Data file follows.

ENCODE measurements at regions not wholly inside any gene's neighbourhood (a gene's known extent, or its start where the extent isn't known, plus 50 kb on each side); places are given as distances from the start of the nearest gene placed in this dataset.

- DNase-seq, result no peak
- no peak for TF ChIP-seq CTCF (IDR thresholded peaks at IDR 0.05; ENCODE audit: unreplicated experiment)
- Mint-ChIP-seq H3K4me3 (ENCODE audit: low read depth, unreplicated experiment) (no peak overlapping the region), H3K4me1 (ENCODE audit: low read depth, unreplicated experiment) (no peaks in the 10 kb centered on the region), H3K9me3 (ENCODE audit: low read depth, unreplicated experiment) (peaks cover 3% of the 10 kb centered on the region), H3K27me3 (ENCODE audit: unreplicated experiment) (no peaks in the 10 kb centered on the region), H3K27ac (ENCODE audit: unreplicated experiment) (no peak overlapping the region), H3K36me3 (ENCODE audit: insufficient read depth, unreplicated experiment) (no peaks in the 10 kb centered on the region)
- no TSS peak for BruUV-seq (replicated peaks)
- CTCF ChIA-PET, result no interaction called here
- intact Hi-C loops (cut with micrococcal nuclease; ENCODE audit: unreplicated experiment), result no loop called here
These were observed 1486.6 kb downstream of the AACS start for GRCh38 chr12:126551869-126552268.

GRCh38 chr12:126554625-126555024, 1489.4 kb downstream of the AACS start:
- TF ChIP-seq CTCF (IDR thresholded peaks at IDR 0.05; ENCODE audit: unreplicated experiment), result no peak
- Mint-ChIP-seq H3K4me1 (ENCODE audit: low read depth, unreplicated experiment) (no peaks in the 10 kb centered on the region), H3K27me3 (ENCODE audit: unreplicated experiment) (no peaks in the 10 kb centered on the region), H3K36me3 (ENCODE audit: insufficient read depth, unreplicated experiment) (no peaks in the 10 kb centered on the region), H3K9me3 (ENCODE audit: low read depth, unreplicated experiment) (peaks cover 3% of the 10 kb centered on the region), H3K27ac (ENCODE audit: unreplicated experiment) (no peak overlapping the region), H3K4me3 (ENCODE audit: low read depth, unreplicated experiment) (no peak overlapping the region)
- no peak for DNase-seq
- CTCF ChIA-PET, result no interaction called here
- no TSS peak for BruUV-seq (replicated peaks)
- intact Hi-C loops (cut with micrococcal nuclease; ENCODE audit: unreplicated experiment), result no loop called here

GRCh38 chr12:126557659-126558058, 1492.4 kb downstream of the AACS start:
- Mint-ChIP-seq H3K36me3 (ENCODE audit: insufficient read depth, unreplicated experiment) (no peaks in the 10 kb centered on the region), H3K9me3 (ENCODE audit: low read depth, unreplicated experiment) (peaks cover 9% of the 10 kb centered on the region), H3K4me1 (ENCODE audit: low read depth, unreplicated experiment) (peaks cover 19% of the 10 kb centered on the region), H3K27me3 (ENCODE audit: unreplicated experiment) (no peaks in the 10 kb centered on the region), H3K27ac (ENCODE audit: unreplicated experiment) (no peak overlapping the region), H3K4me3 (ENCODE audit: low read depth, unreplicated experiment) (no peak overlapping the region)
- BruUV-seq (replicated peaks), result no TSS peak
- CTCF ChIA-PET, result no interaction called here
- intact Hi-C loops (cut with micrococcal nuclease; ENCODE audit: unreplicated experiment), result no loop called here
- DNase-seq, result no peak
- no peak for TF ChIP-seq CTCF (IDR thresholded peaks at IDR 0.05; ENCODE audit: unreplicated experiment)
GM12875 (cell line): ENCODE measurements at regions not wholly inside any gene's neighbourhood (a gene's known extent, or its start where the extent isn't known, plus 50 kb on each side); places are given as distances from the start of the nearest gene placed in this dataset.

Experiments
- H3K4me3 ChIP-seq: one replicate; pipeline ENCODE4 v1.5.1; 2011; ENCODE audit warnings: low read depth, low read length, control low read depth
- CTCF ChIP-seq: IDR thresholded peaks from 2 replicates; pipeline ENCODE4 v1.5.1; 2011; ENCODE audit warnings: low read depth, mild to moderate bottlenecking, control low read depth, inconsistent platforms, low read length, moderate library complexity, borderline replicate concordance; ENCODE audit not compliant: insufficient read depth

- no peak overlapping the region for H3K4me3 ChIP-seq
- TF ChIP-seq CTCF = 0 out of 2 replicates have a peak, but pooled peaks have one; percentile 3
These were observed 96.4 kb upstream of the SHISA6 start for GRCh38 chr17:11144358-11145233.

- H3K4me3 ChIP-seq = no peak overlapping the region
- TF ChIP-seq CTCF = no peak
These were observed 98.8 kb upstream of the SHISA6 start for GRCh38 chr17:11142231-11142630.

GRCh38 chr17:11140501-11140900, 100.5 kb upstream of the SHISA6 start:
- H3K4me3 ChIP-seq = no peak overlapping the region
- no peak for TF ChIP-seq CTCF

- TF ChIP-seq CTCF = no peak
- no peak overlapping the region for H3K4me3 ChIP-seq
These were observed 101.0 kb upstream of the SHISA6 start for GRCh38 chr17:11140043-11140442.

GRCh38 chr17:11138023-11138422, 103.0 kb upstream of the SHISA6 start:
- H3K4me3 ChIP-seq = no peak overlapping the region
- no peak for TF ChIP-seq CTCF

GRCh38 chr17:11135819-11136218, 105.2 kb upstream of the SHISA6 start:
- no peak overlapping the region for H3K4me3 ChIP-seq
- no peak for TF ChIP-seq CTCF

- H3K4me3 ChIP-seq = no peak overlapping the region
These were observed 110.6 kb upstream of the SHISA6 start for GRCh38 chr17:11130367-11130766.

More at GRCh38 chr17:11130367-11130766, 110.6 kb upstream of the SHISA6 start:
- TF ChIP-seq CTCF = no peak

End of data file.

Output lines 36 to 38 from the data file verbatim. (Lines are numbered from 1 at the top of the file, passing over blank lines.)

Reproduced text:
- TF ChIP-seq CTCF = no peak
- no peak overlapping the region for H3K4me3 ChIP-seq
These were observed 101.0 kb upstream of the SHISA6 start for GRCh38 chr17:11140043-11140442.